This is Faith Lapidus.
And this is Steve Ember with EXPLORATIONS in VOA Special English. Come with us today as we visit a National Park in the western state of Colorado.
We also tell about one man who made sure the beautiful natural area would be protected for all time. He did this by working to make it part of the National Park System. Today we visit the Colorado National Monument.
The Colorado National Monument is not as famous as some other National Parks. It does not get as many visitors as the Grand Canyon, Yosemite or the Yellowstone National Parks. However the Colorado Monument has a strange and exciting beauty all its own.
It is similar to a great painting drawn by nature on to living rock. Minerals in the area helped nature create a painting that is black, light brown, dark brown and many different colors of red. Often the colors seem to change as clouds block the sun. At other times the sun makes the many different colors seem to burn brightly.
The Colorado National Monument is an area of great extremes. The ground rises very sharply from the surrounding flat desert area. The mountains here are part of the western Rocky Mountains. It is an area of huge rock formations created during more than one-thousand-million years. Volcanoes, great rivers, wind, rain, ice and the birth and death of huge mountains formed this beautiful area.
It is not possible to see this extremely beautiful area and not feel the power of nature. Giant mountains seem to have been cut sharply with a huge knife. Their sides are smooth and clean. Other areas of the same mountain seem to have been torn apart in some violent struggle. These areas are filled with huge piles of broken rock.
Walls of rock are twisted and have huge holes pushed into their sides. There are tall finger- like rocks that reach far into the sky. Many of these tall objects look as if they will fall down any minute. Other parts of the same area seem to have long, straight lines cut into the rock. It is possible to count these lines. Each line represents a time long ago when these mountains were at the bottom of an ancient ocean.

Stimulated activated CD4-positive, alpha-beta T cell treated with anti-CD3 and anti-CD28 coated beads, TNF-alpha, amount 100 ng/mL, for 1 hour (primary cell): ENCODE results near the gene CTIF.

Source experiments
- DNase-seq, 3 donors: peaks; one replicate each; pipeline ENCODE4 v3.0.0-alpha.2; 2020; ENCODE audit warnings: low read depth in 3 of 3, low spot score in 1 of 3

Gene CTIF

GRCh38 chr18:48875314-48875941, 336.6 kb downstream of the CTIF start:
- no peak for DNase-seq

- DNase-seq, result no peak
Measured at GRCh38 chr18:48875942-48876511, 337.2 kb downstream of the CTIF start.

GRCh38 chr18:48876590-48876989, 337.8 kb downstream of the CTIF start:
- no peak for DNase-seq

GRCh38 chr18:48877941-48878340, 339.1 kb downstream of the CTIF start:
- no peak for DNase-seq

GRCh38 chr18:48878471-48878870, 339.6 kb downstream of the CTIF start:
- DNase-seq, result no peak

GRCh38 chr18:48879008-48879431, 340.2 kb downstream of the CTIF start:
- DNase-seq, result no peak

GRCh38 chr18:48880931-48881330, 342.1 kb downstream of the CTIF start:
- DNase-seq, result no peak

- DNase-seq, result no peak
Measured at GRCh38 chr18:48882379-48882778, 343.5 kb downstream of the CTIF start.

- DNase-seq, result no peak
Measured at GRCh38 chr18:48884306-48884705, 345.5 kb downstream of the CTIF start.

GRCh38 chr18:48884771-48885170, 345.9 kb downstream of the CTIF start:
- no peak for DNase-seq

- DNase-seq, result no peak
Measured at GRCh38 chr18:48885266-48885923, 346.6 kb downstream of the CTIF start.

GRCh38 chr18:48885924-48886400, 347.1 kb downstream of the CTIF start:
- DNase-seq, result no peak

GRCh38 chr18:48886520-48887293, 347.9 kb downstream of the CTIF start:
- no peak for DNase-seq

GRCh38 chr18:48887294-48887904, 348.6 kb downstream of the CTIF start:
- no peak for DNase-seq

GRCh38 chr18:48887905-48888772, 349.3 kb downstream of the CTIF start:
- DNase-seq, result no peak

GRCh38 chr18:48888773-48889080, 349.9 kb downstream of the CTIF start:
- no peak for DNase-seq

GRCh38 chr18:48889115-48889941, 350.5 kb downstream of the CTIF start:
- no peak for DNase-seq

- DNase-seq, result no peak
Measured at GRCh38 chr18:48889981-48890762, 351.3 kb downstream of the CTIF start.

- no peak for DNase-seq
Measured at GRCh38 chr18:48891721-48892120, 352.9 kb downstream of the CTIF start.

Each line was formed by dirt, mud and sand that gathered at the bottom of the ancient ocean. Then, as time passed, the bottom of this ancient ocean floor was pushed high into the air by huge pressures deep in the Earth.
Scientists have found seashells high in these mountains and the fossil remains of ancient ocean creatures. Near the Colorado National Park researchers have found the huge fossil remains of ancient reptiles called dinosaurs. One fossil skeleton found early last century was the largest fossil dinosaur ever found at that time. It was huge and surprised scientists around the world. Scientists are still busy looking for remains of these creatures that died millions of years ago.
However, not all of the animals found in or near the park are fossils. Because the area is desert, it is easy to believe that nothing is living here.
But if you are very quiet and stay very still you can see much life in the park. Mountain lions live here. It is very difficult to see them. However, visitors sometimes see the foot marks these big cats leave in the soft sand.
If you look closely, you can see small rabbits serching for food or water early in the morning. On hot days you might see deer resting in the shade of the juniper trees. The deer are protected from hunters. Often they show little fear of people.
Visitors must be careful not to surprise a small reptile called the midget faded rattlesnake. The bite of this snake can be very painful and make a victim very sick.
At first, the Colorado National Monument seems to be nothing more than huge and very colorful rocks shaped by nature. But if you spend a few hours walking slowly on its many paths, you soon learn that it is very much alive.
The forces of nature created the Colorado National Monument. But a man named John Otto was responsible for making sure this beautiful area became part of the United States National Park System. John Otto recognized the great natural beauty of this place and wanted it to be protected.